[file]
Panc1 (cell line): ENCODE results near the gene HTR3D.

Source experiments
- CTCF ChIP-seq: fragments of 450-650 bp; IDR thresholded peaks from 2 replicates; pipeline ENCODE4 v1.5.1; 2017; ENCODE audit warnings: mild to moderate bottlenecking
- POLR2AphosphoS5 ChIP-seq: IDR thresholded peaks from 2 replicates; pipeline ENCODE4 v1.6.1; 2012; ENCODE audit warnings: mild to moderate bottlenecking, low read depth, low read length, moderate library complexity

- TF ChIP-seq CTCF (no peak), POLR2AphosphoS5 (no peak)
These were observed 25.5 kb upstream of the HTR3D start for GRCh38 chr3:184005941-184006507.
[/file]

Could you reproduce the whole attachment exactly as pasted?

Panc1 (cell line): ENCODE results near the gene HTR3D.

Source experiments
- CTCF ChIP-seq: fragments of 450-650 bp; IDR thresholded peaks from 2 replicates; pipeline ENCODE4 v1.5.1; 2017; ENCODE audit warnings: mild to moderate bottlenecking
- POLR2AphosphoS5 ChIP-seq: IDR thresholded peaks from 2 replicates; pipeline ENCODE4 v1.6.1; 2012; ENCODE audit warnings: mild to moderate bottlenecking, low read depth, low read length, moderate library complexity

- TF ChIP-seq CTCF (no peak), POLR2AphosphoS5 (no peak)
These were observed 25.5 kb upstream of the HTR3D start for GRCh38 chr3:184005941-184006507.